Bill Duke airs dirty laundry of skin prejudice in 'Dark Girls'

theGRIO Q&A - Bill Duke's new documentary explores the deeply rooted bias and low self-esteem that, according to the film, dark skinned women of all ages experience...

“Why are we bringing our dirty laundry out in public? Because it’s stinking up the house!” These are the words of Bill Duke and D. Channsin Berry, co-directors and co-producers of Dark Girls, a new documentary which explores the deeply rooted bias and low self-esteem that, according to the film, dark-skinned women of all ages experience. The poignant, raw, no holds barred interviews featured in the film open a dialogue on this shameful phenomenon.

Duke, who is a recipient of a Lifetime Achievement Tribute from the Director’s Guild of America, has helmed films such as A Rage in Harlem and Deep Cover, and acted in everything from American Gigolo to X-Men: The Last Stand, opened up to theGrio about his latest film.


theGrio: This is a thoughtful and powerful, and surely controversial documentary. What inspired you to make it, and why at this particular point in time?

Bill Duke: It came out of an idea I had based upon my childhood, what I’d gone through and seen, and what I’d seen people that I loved go through, like my sister, my niece, and other children in my family, and in my life, and I wanted to really give a voice to the voiceless. I brought the idea to Channsin Berry, my co-executive producer and director. We’d tried to get some investment dollars and we couldn’t find them, so we invested our own money — which is not painless. And why now? Colorism is unfortunately still an issue today. Dark skin is considered less than light skin in the in the minds of many in our community and in the media. We thought that finally it should be addressed, to give a voice to the voiceless.

What you two most painfully brought to light, in my mind, was the ignorance of our younger generation. The 5-year-old who identifies the darkest doll as stupid and ugly, and the young man who says he wouldn’t date a woman with dark skin because, he says “they look funny beside me.” What’s going on here?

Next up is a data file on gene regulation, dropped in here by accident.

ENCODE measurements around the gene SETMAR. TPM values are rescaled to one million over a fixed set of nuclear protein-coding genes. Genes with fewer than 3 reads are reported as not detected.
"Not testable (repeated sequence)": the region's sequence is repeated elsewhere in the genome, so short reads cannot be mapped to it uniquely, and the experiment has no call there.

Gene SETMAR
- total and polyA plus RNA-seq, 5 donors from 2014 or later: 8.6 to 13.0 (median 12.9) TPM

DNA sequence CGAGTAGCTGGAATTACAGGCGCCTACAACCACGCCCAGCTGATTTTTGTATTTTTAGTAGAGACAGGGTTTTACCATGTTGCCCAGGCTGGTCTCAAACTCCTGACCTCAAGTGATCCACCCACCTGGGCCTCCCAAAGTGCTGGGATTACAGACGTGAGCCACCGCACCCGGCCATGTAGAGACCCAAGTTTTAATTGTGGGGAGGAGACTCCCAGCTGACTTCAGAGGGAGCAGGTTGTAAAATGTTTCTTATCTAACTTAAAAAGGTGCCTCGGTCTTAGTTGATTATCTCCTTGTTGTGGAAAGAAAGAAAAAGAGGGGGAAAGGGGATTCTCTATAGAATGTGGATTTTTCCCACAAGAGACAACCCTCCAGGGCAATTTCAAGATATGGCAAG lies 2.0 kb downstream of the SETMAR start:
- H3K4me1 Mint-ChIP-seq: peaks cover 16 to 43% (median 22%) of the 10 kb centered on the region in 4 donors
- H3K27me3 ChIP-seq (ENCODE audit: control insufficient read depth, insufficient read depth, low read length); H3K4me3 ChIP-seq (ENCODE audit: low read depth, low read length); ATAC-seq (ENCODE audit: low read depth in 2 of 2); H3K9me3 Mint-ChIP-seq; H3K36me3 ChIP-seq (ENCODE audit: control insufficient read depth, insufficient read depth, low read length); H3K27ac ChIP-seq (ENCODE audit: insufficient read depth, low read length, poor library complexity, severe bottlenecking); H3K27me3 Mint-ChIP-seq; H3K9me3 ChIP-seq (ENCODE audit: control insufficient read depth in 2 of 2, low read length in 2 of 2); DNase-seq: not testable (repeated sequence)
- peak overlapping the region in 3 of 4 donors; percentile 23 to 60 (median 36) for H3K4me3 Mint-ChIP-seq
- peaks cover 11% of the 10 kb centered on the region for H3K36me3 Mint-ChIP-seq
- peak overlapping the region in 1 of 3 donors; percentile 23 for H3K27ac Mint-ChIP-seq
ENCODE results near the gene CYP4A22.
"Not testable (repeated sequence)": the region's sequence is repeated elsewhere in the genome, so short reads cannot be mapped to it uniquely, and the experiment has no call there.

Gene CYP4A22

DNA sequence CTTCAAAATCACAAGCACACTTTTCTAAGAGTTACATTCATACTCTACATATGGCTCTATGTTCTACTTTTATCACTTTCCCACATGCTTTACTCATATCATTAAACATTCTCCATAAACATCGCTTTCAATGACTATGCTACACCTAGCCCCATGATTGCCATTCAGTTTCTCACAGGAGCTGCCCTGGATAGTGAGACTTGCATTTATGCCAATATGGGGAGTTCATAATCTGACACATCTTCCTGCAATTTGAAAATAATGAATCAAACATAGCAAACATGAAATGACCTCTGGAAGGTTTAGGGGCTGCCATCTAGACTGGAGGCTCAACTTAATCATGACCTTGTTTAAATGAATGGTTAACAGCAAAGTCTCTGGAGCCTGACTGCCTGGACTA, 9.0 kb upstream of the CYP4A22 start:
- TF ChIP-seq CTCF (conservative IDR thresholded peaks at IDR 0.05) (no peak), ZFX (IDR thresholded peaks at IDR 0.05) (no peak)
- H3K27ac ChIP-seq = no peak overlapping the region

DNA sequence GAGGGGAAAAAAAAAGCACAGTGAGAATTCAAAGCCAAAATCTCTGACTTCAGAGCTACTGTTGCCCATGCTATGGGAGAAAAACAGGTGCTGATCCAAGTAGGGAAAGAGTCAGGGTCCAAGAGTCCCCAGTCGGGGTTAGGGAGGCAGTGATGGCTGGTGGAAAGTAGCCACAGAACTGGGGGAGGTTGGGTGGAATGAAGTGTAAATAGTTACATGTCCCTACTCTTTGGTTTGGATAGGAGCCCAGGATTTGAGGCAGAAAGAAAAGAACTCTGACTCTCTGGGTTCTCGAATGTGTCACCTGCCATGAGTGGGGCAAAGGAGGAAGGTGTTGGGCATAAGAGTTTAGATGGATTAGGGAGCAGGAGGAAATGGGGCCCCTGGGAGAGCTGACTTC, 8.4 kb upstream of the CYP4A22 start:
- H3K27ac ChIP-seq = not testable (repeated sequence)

Isn’t it amazing though? There’s a rapper, I’ve forgotten his name, he just did a video recently and on the call sheet for auditions, he literally stated “no dark-skinned women need apply.” Isn’t that something?

It’s frightening. Why do you think that this is still happening?

Well, I think that there are a lot of reasons. I think from a quantum physics point of view, we are still in shock. It’s PTSD syndrome, in terms of slavery, and all the things we went through. I also think that media commits the sin of omission and co-mission. Co-mission is when I actually say “you’re a fool,” you know, you’ve got your pants below your butt crack, and you’re disrespecting our women.

Or, I don’t know if you saw it recently, but the situation with the new Michael Jordan shoe, where we trampled each other for a $180 pair of sneakers. One of the kids came out and licked the shoe. Did you see that? He licked the shoe, tasted it, and said “I’ve arrived!” Ok, that’s the sin of co-mission. If you look at YouTube, there’s a 29-year-old black man with 21 children from 11 different women. That’s on YouTube, going around the world. What kind of message is that?

The sin of omission is whenever there is anything holistic, heroic, or positive, we’re simply not there. So a child who is watching that looks at TV, at films, or at magazine, and if there is something beautiful and she’s not there, then her assumption is that she is not involved in anything that is beautiful, or confirming in anyway, or positive

Now we have a black man as the leader of the free world, and an intelligent, beautiful, and dark-skinned first lady. This is mentioned as point of pride in your film. I’ve got to believe that this will help black women all over the world feel more beautiful and empowered. What do you think?

Well, our hope is that this film will create dialogue. A lot people in our community will say (laughs), “Why are you bringing our dirty laundry into the public eye?” My answer is because it’s stinking up the house! You know? And the thing is, if you don’t air it out, people will keep it in all of their lives. They never talk about it; they never discuss it, so there can’t be healing until there is dialogue. Our hope is that, yes, there is some healing factor in this, that people start talking about it, whether they agree with the film or not, at least it creates conversation, and I think that’s healing.Your documentary also addressed the worldwide multi-million dollar skin bleach phenomenon. This is a global sickness. When did you decide to look at this bigger picture?